This biosphere reserve encompasses a rich mosaic of ecological systems associated with the erosion deposit sand spit formations in the Laurentian Great Lakes, as well as some of the largest remaining forest tracts in ‘Carolinian Canada’. The variety of habitats supports a rich flora and fauna, including a waterfowl staging area and migration stop-over area for land birds with a continental importance.
This has been recognized by its designation as a Ramsar site and as a globally significant Important Bird Area by BirdLife International. Long Point Bird Observatory and visiting bird watchers are estimated to contribute about 1.5 Canadian dollars annually to the local economy (2001). Established in 1960, it is the oldest continuously operated bird observatory in North America.
Designation Date: 1986
Surface area: 40,600 hectares
Administrative division: Norfolk County, Ontario
- Forest corridor stewardship projects to restore terrestrial ecosystems on private lands
- Roadway improvement project with 20 partner agencies and community groups to reduce roadside wildlife mortality in the Reserve
- Education and community development (workshops, conferences) focused on sustainability
- Long Point is a coastal erosion deposit sand spit formation that extends about 32 kilometers into the central basin of Lake Erie from its north shore. Habitats on and surrounding Long Point include woodlands, sand dunes and bluffs, marshes, ponds, meadows, beaches, and lakeshore. This complex is the largest biophysical formation of its kind in the Laurentian Great Lakes of North America.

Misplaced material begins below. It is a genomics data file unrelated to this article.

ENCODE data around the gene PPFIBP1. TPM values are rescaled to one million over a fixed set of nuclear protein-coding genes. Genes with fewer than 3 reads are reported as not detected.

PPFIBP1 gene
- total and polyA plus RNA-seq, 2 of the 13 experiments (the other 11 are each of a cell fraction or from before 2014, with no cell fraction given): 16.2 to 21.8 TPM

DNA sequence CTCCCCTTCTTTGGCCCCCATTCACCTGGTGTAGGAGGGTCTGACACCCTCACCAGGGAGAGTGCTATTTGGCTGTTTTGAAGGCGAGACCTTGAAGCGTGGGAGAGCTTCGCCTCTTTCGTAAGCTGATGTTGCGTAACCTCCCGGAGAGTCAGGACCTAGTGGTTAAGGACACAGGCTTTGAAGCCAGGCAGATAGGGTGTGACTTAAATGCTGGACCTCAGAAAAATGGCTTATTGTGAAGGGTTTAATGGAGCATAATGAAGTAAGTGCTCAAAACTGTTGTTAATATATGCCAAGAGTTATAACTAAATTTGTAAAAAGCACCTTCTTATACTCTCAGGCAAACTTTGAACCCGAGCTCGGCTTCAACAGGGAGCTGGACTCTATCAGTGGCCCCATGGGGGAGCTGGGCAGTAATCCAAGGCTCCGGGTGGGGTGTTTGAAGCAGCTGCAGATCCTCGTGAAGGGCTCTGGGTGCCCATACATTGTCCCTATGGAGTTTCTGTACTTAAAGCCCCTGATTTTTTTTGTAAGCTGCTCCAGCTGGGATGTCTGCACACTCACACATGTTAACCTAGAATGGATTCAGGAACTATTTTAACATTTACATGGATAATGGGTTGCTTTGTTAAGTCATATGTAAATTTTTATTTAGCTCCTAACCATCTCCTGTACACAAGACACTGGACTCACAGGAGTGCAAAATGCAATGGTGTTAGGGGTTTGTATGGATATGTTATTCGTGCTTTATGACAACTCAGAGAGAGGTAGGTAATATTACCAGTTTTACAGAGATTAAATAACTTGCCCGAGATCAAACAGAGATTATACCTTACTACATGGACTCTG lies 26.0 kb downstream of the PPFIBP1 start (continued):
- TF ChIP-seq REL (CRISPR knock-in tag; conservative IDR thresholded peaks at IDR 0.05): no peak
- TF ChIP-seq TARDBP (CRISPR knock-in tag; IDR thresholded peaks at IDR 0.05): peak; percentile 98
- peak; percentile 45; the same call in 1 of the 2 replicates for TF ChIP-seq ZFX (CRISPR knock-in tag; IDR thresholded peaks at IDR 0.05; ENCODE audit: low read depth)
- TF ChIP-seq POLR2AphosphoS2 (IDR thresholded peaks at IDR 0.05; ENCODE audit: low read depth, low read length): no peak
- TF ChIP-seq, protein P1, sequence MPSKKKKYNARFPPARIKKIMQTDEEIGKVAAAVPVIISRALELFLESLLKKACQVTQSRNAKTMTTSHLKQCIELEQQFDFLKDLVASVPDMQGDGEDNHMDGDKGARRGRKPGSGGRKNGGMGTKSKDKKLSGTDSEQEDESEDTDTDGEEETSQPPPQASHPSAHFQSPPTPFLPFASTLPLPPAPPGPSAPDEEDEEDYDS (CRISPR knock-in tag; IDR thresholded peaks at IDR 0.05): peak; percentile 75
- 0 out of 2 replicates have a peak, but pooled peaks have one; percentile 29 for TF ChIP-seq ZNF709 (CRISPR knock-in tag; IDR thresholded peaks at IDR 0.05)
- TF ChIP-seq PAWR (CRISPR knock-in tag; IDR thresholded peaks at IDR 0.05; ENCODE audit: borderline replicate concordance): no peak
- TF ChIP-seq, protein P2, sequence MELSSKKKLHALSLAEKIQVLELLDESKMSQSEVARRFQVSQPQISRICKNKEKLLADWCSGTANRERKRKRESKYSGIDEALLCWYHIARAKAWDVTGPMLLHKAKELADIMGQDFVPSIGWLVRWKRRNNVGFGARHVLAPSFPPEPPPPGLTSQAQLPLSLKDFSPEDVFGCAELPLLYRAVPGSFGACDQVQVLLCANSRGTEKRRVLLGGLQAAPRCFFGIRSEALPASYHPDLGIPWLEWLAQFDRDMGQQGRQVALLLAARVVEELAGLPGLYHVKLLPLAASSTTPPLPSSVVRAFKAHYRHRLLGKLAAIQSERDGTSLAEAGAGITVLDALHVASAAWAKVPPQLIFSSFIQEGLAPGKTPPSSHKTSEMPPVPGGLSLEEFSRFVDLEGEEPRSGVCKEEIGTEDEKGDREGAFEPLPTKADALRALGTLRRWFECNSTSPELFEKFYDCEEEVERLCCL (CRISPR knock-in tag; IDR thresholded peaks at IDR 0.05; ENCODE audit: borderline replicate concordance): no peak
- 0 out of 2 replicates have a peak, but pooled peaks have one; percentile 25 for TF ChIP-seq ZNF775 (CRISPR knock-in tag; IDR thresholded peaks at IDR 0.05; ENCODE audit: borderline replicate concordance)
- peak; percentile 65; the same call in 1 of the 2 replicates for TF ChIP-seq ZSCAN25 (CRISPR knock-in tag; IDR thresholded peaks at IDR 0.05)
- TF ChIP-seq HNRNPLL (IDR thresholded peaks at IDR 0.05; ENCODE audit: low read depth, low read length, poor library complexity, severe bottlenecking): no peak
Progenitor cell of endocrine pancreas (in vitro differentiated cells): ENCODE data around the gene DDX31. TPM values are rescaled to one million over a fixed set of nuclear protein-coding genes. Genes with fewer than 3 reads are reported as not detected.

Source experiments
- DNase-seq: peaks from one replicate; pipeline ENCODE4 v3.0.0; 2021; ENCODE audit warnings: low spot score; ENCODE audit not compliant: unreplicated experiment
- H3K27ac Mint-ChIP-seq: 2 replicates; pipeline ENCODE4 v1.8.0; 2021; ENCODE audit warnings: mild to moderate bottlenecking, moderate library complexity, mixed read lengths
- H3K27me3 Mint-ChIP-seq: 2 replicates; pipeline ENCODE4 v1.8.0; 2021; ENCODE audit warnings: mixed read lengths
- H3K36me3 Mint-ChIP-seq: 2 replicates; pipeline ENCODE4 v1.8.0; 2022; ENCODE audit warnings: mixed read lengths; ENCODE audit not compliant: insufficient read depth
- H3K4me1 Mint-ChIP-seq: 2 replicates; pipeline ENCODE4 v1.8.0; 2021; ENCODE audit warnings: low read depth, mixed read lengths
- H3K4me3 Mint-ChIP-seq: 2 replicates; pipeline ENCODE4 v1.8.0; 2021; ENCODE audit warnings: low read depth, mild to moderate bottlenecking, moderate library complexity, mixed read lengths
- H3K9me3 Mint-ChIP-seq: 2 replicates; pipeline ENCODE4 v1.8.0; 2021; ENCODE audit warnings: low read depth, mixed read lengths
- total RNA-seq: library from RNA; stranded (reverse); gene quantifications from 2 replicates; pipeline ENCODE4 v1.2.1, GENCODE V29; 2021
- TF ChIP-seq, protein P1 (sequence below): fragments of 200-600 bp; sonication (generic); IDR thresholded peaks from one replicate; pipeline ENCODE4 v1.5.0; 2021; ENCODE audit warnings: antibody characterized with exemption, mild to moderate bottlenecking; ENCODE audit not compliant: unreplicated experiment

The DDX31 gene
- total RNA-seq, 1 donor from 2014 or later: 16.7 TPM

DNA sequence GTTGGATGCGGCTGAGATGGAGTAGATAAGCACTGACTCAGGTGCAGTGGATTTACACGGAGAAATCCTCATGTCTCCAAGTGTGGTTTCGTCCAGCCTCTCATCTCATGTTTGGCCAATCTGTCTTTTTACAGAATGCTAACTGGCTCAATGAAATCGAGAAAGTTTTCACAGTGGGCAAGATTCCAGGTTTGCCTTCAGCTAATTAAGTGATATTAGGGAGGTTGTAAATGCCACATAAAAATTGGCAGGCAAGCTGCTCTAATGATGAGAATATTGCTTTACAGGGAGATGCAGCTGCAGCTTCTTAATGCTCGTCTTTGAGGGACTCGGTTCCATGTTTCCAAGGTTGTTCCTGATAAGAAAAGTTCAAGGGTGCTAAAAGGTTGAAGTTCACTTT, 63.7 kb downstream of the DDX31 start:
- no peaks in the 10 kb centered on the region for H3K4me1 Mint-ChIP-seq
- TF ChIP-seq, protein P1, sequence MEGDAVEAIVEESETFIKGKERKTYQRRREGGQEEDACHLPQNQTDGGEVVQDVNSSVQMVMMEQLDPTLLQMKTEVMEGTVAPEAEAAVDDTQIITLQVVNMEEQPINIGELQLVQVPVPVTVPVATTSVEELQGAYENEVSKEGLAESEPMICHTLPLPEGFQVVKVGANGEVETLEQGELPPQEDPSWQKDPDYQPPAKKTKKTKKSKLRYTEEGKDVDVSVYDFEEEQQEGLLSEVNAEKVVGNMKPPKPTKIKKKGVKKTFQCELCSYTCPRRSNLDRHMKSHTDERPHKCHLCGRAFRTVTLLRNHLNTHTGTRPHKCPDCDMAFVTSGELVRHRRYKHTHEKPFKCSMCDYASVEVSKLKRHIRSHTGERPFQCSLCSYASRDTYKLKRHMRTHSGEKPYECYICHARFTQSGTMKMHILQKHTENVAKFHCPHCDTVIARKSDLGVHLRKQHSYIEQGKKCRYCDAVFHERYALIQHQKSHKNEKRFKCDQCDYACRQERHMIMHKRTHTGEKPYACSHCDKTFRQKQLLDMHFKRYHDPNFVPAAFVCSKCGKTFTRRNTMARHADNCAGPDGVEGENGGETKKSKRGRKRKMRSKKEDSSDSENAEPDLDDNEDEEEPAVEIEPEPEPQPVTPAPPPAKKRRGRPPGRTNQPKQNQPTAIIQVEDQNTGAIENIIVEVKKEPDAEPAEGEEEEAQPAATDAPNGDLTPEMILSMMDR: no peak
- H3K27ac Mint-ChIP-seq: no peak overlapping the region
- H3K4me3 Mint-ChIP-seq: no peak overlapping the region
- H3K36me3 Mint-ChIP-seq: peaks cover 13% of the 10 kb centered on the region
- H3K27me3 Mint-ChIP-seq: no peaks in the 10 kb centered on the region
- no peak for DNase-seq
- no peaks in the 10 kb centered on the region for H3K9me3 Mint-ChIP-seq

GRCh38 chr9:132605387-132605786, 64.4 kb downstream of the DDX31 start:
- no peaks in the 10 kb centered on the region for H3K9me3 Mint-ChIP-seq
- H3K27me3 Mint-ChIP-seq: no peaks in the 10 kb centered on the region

- Inner Long Point Bay covers approximately 78 km2 between the spit and Lake Erie’s north shore. The Inner Bay is a diverse sport fishery and continentally important staging area for migratory waterfowl.
- Recorded in the Reserve and surrounding region are 1,384 species of plants, 370 species of birds, 102 species of fish, 46 species of mammals, 34 species of amphibians and reptiles, and 91 species of butterflies.
- Immediately adjacent to the coastal Reserve is a distinctive terrestrial area of temperate “Carolinian” broadleaf forests, conifer plantations, oak savannas, and diverse agro-ecosystems.
The Long Point National Wildlife Area (3,650 hectares) is the core of the Reserve, managed by the Canadian Wildlife Service. Other protected areas are managed by provincial and regional governments
Last update: August 2013Back to top